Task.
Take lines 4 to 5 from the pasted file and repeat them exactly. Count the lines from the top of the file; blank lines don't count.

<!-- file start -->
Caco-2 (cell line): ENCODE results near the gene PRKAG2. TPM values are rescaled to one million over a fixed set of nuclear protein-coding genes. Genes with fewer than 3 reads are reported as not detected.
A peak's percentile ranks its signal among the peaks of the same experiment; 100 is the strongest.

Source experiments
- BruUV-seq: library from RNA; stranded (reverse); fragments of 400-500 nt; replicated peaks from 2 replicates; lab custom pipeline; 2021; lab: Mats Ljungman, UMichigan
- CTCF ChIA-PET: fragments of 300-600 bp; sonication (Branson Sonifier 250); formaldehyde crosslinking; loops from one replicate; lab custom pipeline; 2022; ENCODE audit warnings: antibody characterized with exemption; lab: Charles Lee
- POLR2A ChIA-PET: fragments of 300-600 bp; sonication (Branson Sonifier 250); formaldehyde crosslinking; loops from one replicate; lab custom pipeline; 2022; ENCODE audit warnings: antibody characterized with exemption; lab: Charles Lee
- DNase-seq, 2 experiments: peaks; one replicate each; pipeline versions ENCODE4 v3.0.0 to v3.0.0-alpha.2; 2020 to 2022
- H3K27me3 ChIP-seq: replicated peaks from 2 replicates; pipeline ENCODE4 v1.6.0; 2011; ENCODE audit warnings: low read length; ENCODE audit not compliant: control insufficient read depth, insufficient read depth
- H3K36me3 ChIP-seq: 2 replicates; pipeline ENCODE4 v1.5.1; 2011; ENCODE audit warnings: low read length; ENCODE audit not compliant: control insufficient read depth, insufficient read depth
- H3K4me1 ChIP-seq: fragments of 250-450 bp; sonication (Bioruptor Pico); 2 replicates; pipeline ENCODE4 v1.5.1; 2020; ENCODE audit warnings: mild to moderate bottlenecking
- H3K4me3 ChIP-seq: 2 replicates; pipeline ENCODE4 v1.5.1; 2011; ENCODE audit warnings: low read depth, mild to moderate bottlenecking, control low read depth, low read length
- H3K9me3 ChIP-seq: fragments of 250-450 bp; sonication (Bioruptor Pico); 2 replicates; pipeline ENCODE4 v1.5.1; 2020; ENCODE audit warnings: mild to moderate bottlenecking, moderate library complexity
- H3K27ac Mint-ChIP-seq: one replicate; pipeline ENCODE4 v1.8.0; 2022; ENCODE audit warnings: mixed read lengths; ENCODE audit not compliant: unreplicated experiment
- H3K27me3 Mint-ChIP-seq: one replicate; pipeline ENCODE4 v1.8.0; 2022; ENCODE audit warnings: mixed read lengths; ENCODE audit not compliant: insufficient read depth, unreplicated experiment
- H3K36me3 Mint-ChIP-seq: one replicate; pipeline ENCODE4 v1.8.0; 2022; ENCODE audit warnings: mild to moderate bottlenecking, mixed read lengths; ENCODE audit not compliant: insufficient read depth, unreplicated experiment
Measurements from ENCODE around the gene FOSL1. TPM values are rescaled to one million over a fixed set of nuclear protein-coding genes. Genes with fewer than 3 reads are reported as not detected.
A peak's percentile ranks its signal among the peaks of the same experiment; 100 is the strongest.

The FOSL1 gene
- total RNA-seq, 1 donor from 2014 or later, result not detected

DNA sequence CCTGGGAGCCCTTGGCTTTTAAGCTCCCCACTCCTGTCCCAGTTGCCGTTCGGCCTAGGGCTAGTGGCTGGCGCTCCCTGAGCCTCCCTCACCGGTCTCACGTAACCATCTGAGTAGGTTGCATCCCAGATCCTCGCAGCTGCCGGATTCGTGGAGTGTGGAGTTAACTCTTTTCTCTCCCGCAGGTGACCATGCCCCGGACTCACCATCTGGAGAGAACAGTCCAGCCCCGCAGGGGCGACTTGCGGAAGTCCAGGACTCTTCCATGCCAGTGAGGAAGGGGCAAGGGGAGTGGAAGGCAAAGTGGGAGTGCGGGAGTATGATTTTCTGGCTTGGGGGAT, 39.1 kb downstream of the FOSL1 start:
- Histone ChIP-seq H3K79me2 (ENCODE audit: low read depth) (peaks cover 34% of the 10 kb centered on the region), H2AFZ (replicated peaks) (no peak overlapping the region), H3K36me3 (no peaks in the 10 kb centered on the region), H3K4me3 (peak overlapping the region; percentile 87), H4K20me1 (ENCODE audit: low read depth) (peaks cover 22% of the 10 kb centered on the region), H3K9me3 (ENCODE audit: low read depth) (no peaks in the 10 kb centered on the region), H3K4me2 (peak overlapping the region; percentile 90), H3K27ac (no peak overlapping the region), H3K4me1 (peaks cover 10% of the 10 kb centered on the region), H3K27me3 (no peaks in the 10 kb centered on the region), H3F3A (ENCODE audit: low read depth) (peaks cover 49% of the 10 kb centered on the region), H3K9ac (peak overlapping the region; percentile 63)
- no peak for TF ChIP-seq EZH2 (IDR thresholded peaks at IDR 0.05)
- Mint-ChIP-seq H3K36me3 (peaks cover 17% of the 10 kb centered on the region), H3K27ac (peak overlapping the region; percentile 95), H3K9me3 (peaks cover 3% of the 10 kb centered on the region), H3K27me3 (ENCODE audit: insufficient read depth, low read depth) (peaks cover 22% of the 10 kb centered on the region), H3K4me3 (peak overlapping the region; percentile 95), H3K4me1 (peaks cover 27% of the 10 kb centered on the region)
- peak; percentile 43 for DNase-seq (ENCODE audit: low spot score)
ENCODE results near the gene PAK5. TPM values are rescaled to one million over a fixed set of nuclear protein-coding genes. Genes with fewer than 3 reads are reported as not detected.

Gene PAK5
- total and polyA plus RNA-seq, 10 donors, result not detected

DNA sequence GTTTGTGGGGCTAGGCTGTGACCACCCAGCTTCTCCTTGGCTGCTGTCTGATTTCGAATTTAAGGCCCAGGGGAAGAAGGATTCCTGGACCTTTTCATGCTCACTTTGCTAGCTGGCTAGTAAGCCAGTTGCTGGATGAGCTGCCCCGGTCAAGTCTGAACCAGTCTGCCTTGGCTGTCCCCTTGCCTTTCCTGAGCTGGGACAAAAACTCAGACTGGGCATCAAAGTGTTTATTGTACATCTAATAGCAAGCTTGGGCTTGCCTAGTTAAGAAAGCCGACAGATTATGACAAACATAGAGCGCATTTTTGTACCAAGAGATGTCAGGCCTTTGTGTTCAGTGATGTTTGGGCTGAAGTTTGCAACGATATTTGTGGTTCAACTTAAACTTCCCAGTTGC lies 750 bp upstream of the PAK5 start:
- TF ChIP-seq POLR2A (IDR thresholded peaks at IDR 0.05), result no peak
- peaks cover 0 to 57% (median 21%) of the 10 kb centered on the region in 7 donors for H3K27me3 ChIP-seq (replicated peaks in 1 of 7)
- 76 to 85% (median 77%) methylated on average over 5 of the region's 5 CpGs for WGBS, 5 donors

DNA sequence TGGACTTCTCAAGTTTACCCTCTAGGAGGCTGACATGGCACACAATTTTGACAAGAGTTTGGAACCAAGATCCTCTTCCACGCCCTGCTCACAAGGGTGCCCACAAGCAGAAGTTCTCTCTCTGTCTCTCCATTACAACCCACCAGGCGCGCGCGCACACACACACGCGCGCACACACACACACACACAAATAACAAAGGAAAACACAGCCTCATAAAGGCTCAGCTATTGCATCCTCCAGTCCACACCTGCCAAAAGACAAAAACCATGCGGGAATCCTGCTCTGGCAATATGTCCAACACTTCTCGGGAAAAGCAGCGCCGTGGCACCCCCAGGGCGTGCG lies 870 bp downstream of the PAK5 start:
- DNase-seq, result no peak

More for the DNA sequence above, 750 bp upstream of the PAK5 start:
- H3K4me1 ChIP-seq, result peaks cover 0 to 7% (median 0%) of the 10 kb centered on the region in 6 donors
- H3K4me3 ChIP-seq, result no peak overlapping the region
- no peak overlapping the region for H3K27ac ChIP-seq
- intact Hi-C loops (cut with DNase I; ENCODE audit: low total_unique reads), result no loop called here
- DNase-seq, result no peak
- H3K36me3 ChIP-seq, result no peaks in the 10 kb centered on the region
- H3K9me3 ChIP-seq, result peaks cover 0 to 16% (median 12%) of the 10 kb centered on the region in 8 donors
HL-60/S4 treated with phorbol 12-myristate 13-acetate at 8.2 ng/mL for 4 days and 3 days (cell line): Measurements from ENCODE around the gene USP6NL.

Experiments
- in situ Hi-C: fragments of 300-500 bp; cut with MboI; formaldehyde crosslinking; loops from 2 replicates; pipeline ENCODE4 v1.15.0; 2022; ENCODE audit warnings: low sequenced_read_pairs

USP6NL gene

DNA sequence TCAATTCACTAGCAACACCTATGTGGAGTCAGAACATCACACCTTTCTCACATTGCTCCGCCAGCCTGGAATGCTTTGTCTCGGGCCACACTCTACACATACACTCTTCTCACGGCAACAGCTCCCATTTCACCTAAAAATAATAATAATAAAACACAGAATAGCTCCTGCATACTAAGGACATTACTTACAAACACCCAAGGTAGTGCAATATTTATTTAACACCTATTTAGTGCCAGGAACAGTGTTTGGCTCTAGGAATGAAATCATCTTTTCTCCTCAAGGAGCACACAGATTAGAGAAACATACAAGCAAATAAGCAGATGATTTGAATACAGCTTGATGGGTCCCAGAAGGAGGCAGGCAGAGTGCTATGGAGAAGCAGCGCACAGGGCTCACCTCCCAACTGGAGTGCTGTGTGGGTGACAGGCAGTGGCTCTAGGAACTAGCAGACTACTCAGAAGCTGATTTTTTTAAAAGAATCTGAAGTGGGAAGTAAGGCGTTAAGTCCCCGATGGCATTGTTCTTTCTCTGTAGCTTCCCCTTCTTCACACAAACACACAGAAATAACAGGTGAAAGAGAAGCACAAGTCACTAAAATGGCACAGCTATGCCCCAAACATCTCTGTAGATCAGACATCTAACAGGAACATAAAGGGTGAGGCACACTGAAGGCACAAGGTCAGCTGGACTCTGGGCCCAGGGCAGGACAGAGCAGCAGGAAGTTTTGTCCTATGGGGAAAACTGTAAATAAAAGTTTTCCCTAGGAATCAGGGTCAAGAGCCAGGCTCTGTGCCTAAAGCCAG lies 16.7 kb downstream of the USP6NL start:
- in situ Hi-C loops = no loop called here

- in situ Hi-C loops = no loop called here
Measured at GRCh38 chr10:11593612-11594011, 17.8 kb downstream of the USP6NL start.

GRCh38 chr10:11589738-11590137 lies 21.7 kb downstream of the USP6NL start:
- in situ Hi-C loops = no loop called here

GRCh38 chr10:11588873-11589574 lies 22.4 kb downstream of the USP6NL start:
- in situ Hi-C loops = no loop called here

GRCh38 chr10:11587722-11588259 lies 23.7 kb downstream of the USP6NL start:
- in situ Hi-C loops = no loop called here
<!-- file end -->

- BruUV-seq: library from RNA; stranded (reverse); fragments of 400-500 nt; replicated peaks from 2 replicates; lab custom pipeline; 2021; lab: Mats Ljungman, UMichigan
- CTCF ChIA-PET: fragments of 300-600 bp; sonication (Branson Sonifier 250); formaldehyde crosslinking; loops from one replicate; lab custom pipeline; 2022; ENCODE audit warnings: antibody characterized with exemption; lab: Charles Lee